Via Martin Gysler
No comment yet.
Rescooped by Khaled El Ahmad from Curation, Social Business and Beyond!

The Benefits of Content Curation and How to Make it Work for You

The Benefits of Content Curation and How to Make it Work for You | SM |

Beth Kanter wrote a very complete and interesting piece in NTEN's latest edition of their quarterly journal for non-profit leaders. You have to download the journal but it's worth it and it's free (you just need to register). 


Jan Gordon: I agree with Guillaume, Beth Kanter knows what she's talking about and her article is definitely worth reading.


Guillaume Decugis wrote this commentary:


"It's been fascinating for me to see how non-profits seem to embrace Social Media in general and Content Curation in particular - Beth of course being a key advocate in that move.


The broader take-away that I see for those of us in all sorts of organizations, as independant professionals or SMB-owners is the validation it brings to the model. When tightly-budgeted NPO's embrace a practice as a group, you can bet they're not wasting their scarce resources on a hype. They have to be efficient and as Beth puts it in the article: "Putting content curation into practice is part art form, part science, but mostly about daily practice. You don’t need to do it for hours, but 20 minutes every day will help you develop and hone the skills."


This is precisely where we see the opportunity with curation for professionals: building up a good practice that fits with one's daily routine and that -as Beth puts it - brings great "unexpected benefits".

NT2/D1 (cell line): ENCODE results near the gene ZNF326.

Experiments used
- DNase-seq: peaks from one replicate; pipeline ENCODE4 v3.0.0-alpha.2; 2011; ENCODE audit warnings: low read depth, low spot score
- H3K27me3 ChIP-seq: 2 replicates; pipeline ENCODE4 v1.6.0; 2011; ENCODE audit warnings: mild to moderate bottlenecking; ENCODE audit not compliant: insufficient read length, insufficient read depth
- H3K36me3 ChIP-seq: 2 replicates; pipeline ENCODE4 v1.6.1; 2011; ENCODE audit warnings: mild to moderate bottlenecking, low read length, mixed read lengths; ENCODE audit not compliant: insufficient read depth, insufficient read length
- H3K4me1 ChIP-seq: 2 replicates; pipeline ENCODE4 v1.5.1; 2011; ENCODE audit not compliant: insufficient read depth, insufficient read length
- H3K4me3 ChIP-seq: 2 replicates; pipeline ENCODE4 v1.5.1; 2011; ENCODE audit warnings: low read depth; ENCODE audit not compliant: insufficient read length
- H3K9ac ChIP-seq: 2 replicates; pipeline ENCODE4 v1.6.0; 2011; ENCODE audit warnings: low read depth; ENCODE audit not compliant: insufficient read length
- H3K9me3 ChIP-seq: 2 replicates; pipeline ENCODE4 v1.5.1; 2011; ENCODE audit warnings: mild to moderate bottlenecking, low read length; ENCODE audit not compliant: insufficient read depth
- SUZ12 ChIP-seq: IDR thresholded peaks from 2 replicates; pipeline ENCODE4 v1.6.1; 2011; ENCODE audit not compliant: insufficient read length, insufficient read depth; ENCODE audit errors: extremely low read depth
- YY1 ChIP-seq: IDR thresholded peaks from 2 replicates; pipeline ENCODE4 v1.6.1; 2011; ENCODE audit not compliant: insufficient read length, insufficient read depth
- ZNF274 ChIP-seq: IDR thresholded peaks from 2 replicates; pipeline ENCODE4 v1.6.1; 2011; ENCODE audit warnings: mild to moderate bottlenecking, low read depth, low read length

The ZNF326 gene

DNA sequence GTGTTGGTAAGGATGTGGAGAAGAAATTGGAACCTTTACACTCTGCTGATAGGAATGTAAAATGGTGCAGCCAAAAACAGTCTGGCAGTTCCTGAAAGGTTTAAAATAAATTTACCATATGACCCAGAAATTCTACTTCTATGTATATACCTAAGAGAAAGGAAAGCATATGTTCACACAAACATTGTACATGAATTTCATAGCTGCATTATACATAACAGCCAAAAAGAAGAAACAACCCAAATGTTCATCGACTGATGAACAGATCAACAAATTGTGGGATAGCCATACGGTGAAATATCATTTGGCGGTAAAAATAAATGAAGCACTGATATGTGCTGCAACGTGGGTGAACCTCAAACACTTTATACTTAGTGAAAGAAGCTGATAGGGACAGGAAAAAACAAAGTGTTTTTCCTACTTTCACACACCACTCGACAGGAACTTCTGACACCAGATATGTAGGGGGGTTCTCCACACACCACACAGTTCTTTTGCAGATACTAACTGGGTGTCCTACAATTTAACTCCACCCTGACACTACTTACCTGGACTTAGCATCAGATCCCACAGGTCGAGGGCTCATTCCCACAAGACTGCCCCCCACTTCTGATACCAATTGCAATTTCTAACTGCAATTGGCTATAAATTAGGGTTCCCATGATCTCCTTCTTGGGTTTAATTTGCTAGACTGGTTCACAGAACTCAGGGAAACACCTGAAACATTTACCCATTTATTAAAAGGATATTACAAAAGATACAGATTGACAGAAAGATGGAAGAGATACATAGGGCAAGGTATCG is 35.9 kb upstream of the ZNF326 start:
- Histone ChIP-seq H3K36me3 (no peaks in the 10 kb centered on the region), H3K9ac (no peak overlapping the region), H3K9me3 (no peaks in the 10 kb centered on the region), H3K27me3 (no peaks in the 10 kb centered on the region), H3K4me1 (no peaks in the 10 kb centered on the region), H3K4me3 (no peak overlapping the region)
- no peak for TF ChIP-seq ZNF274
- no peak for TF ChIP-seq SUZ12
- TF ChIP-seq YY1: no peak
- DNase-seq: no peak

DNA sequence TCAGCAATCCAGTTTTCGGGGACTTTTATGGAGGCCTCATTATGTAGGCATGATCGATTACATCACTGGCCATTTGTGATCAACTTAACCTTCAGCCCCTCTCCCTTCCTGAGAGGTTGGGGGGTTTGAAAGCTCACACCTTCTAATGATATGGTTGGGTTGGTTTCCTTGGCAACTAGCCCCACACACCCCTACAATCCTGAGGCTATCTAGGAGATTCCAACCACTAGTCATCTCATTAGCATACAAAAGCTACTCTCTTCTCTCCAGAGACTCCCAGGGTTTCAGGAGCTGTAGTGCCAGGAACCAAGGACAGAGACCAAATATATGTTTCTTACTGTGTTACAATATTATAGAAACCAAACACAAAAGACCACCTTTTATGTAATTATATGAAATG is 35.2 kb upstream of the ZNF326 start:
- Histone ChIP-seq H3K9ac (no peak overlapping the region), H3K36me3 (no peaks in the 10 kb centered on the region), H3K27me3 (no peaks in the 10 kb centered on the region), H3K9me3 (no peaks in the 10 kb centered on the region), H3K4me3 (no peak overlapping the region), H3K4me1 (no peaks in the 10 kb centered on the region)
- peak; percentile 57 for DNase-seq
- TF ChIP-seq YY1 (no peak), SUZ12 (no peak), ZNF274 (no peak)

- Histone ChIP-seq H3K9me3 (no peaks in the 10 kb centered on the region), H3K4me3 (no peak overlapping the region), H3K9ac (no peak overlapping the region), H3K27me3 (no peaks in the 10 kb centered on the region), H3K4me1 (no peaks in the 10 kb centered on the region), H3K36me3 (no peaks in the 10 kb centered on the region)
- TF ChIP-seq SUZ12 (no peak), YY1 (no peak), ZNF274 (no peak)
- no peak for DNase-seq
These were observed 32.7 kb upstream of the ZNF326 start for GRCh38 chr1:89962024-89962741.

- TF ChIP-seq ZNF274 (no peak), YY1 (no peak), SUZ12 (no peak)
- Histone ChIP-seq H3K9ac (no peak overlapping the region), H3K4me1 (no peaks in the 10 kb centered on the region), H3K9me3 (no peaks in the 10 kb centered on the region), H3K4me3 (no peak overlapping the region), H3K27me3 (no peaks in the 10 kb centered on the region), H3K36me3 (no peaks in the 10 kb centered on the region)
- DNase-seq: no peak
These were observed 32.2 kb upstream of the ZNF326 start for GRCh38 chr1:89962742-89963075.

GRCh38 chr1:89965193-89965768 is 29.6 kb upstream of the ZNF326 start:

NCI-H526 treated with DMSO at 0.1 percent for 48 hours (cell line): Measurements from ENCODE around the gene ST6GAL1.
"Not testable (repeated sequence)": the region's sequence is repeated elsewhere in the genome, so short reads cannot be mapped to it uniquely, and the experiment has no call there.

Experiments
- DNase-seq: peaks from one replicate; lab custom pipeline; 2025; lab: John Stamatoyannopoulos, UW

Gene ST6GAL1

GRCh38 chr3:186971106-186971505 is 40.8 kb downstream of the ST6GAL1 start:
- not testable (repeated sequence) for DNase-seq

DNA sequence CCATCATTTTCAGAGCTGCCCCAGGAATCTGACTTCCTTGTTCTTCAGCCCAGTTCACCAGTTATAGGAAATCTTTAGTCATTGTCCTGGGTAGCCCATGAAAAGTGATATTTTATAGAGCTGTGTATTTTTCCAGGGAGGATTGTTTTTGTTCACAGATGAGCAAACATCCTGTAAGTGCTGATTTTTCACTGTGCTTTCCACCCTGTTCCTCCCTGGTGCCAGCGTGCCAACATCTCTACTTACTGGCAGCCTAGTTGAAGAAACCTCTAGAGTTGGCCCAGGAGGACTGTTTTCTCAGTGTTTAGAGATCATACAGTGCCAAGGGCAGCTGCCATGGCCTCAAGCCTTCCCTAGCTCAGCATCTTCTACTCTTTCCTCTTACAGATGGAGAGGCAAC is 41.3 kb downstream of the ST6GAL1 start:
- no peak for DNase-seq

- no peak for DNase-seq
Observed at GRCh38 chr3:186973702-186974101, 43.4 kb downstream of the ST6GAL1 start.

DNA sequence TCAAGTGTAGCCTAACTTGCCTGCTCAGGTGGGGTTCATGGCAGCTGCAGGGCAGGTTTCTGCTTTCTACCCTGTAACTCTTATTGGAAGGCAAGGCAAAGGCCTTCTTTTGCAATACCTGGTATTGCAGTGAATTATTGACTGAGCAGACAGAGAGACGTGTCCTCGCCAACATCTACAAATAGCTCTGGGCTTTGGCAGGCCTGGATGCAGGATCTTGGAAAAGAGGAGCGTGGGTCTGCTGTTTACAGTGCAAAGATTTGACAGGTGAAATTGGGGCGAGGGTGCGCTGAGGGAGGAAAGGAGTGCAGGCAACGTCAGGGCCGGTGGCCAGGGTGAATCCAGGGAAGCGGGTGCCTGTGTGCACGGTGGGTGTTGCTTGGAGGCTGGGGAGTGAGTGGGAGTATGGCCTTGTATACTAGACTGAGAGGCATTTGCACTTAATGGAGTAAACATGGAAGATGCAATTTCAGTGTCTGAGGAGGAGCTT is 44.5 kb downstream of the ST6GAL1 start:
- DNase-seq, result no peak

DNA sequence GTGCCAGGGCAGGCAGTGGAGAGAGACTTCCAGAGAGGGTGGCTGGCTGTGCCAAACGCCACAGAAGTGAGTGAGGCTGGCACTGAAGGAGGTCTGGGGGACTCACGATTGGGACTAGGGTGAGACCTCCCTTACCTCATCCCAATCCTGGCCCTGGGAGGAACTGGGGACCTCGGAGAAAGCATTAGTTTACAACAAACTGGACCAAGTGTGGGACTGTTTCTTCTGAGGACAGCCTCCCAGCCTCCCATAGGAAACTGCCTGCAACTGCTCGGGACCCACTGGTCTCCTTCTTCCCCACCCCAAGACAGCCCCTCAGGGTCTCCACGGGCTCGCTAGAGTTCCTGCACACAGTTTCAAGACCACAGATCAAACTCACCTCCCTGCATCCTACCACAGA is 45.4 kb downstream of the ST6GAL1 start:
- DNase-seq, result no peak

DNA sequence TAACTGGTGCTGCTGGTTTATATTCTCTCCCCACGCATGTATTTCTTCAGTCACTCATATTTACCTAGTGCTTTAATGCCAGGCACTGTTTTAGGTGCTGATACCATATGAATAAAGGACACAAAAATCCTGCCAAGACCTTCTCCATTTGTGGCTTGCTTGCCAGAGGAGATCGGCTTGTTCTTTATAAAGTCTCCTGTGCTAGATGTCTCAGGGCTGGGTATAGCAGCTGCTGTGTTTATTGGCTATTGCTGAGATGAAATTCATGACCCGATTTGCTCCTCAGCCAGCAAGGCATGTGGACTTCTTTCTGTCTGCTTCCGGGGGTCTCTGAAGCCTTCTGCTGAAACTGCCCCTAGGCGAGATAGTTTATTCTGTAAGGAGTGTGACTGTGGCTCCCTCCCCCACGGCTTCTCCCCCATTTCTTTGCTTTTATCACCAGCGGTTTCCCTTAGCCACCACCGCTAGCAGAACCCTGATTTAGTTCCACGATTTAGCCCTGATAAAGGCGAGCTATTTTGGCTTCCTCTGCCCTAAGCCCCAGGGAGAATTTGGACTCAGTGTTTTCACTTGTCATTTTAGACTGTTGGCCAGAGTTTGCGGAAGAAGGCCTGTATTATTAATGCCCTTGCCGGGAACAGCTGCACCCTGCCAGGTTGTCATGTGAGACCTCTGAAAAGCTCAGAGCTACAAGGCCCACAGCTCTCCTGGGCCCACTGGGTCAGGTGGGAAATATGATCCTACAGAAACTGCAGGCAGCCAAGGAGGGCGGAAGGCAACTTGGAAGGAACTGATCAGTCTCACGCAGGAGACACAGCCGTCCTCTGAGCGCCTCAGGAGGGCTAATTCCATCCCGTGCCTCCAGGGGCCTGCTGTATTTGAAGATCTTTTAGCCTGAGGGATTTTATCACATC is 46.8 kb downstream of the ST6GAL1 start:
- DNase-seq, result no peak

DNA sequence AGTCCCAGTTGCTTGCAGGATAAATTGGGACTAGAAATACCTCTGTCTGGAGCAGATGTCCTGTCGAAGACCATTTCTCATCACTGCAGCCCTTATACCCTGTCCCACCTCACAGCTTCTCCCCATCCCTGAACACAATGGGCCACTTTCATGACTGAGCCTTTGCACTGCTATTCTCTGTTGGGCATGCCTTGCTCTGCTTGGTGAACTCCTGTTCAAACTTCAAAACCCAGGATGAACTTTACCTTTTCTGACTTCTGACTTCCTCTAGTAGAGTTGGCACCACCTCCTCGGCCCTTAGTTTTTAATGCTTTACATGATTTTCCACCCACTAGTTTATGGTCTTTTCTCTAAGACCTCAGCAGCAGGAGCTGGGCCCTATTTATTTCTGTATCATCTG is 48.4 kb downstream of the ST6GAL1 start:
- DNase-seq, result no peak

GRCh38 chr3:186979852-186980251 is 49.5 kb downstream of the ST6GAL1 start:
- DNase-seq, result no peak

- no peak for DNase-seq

Selected by gdecugis and Jan Gordon covering "Content Curation, Social Business and Beyond"


Read full article here: []

Via Guillaume Decugis, janlgordon
Guillaume Decugis's comment, June 13, 2012 12:28 AM
You're welcome Beth. Thanks for the great piece!
Mshaber's comment, June 13, 2012 1:51 PM
janlgordon's comment, June 14, 2012 10:09 AM
Thank you Beth Kanter for the mention and for an amazing article, it's greatly appreciated!
Rescooped by Khaled El Ahmad from "Social Media"!

Content Curation - Best Practices | E-Learning Council

Content Curation - Best Practices | E-Learning Council | SM |

Content Curation - Best Practices


Content curation has become a hot topic in 2012.


Corrine Weisgerber, an associate professor at St. Edwards University, has an excellent presentation on content curation.


She differentiates content curation from content aggregation--content aggregation can be automated but content curation requires the human touch for finding, evaluating and contextualizing information.


Gust MEES: Corinne is from Luxembourg (Europe), my country, don't know Luxembourg? Check out my curation about Luxembourg here:

Via Gust MEES, Paul Westeneng, Jose H. Flores
Jenny Pesina's comment, January 12, 2012 4:28 PM
Great find, Gust - Corrine makes some great points on giving your own opinion on what you find and establishing a PLN. Really enjoyed this one, thanks!
Gust MEES's comment, January 12, 2012 5:39 PM

Thanks Jenny, much appreciated your comment :)